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It takes a lot to shock people who work with migrants in north Africa, but revelations of active slave markets in Libya managed it. Read more

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Host Mariano Rajoy, the Spanish prime minister, proudly tweeted the menu shortly after lunchtime, describing it as an “homage to Spanish cuisine”: artichokes with Spanish ham, sea bass cooked in Galician wine with leeks, followed by caramelised torrijas (a version of French toast) with ice cream. The white wine was a bone-dry Albariño, the red came from Rioja. Read more

Jim Brunsden

Duncan Robinson

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Stockholm joined a miserable list on Friday. The Swedish capital became the latest European city – after London, Paris, Brussels, Berlin and Nice – to be hit by a recent terror attack. Read more

James Politi

Anyone getting too comfortable with the idea that Paolo Gentiloni and his competently low-key Italian government can make it until 2018 was given quite a jolt this week. Mr Gentiloni, who took over as prime minister last December from Matteo Renzi, is in fact skating on pretty thin ice.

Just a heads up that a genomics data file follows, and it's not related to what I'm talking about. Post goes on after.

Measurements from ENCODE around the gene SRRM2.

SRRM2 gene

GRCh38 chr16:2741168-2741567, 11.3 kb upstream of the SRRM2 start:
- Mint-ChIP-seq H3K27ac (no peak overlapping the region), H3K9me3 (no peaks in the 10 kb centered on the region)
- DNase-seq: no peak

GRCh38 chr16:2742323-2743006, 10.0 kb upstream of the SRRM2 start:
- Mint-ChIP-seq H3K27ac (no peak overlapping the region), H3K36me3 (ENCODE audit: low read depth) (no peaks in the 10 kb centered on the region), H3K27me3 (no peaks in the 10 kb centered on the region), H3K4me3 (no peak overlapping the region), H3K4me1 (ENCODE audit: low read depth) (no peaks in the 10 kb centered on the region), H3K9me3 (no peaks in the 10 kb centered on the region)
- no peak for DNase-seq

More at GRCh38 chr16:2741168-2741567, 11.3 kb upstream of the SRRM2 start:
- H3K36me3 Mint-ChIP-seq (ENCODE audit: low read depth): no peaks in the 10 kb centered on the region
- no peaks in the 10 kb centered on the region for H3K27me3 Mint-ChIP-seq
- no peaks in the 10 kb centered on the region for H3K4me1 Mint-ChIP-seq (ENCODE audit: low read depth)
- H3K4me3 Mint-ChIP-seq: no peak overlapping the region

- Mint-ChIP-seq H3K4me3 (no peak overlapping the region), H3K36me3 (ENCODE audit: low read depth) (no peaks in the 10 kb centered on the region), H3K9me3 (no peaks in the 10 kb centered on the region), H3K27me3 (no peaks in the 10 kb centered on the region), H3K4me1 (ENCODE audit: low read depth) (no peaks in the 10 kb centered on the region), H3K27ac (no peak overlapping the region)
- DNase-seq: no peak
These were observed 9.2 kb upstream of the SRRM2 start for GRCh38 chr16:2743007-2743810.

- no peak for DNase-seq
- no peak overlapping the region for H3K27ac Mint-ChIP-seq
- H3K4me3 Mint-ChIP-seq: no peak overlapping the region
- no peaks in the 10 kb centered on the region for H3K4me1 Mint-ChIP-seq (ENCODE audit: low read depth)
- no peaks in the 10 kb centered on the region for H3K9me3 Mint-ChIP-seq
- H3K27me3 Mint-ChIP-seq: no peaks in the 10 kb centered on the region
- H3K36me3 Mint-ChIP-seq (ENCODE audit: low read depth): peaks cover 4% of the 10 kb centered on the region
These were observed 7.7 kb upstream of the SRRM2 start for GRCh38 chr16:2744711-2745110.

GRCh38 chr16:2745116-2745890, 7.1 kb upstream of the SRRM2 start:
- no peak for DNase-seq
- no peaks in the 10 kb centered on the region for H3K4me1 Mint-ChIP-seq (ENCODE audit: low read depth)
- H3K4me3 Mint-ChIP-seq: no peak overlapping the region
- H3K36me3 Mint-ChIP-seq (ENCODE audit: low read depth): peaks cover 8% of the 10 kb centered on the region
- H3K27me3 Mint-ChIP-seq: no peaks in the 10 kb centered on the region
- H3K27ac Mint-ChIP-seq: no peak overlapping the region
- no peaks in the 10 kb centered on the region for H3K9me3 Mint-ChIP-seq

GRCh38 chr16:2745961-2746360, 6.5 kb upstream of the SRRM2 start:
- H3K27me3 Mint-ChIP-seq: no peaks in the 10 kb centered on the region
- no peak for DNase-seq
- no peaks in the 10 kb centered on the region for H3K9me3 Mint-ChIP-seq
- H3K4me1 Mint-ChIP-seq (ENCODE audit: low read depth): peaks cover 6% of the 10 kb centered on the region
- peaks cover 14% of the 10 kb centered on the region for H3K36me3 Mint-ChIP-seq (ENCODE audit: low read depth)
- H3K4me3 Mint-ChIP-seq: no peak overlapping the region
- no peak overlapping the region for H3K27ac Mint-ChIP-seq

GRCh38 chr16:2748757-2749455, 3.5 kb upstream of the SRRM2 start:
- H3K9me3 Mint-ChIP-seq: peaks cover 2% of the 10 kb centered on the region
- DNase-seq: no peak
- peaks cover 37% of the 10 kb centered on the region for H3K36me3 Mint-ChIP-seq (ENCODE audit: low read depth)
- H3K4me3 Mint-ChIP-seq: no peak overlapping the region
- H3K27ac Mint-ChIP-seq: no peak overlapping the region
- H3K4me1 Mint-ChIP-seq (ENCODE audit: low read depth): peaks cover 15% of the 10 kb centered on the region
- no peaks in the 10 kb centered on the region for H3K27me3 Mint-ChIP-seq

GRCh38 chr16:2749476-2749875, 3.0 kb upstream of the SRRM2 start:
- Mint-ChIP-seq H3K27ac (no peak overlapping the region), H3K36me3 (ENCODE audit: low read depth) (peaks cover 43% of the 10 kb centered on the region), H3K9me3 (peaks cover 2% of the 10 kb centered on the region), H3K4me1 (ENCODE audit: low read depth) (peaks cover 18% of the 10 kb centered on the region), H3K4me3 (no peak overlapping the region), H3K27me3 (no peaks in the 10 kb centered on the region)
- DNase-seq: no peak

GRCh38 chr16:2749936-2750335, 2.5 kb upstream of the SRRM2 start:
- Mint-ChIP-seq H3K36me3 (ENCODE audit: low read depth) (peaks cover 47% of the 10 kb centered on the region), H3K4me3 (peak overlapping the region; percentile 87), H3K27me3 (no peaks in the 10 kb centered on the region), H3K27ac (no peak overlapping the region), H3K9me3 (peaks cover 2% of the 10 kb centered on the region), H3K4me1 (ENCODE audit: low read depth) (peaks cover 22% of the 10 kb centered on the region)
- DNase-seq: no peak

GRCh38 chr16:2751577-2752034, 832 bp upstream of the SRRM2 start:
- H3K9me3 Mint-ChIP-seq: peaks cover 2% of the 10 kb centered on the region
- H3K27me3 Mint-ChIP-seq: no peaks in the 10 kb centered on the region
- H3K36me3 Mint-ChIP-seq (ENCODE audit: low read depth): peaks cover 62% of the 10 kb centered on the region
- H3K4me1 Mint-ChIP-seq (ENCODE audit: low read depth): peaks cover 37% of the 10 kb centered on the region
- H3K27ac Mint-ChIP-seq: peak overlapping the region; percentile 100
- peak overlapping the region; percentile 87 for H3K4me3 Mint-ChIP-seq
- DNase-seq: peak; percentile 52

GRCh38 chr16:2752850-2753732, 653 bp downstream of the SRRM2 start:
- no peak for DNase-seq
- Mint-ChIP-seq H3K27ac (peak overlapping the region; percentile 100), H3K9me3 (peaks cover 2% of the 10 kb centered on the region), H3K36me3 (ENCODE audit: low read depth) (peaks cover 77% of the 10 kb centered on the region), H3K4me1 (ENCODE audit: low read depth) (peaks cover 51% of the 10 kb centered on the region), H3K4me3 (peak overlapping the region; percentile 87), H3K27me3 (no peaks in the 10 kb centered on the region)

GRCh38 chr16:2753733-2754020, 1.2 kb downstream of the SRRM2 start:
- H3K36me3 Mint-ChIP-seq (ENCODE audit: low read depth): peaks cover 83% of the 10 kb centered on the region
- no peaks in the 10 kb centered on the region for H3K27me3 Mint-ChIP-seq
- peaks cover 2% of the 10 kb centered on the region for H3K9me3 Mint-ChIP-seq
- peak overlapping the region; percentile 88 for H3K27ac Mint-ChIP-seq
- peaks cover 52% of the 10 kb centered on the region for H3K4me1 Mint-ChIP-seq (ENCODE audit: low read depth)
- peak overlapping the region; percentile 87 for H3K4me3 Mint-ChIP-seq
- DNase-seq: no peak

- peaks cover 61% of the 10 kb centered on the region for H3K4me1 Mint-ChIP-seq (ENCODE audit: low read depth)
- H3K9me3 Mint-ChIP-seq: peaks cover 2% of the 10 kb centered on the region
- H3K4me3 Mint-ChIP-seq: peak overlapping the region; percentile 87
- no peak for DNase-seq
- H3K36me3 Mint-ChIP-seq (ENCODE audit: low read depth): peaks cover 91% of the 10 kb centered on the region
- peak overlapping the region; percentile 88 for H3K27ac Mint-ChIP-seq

This week brought a vivid reminder of that reality. In Italian politics, there is an ever-present danger that even the smallest accidents can spiral out of control. Read more

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Few expected the professors of Budapest’s Central European University to push back so strongly when their turn came in the form of a bill rushed through parliament on Tuesday, which may force its closureRead more

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Duncan Robinson

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The Italian government has taken the lead in dealing with the Libyans (whose fractured state makes the plural appropriate). It is part of the wider EU strategy aimed at stopping people coming to Europe while simultaneously reducing the number of deaths at sea. Read more

Jim Brunsden

We cannot know for certain what Alfonso Dastis, Spain’s foreign minister, thought to himself on Sunday when he switched on the television and saw that Michael Howard, a former British minister, was talking about war to protect Gibraltar, but he might well have permitted himself a smile.

The past few days have been a diplomatic masterclass from Madrid. Read more

Jim Brunsden

There are not many places where Beethoven’s Ode to Joy is followed by Sister Sledge’s “We Are Family”. But the European People’s Party congress is not a normal event.

The majority of Europeans have probably not heard of the EPP. Those that have may associate it with the large centre-right grouping in the EU parliament, not the broader “family” of political parties that held its congress this week in Malta. The EPP’s president, Joseph Daul, is little known even in his native France. Read more

Duncan Robinson

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A detailed letter was not strictly necessary. One diplomat explained that “We’re triggering Article 50 – suck it” would have sufficed. But the formal notification shed light on Theresa May’s strategy and expectations going into negotiation. Read more

Duncan Robinson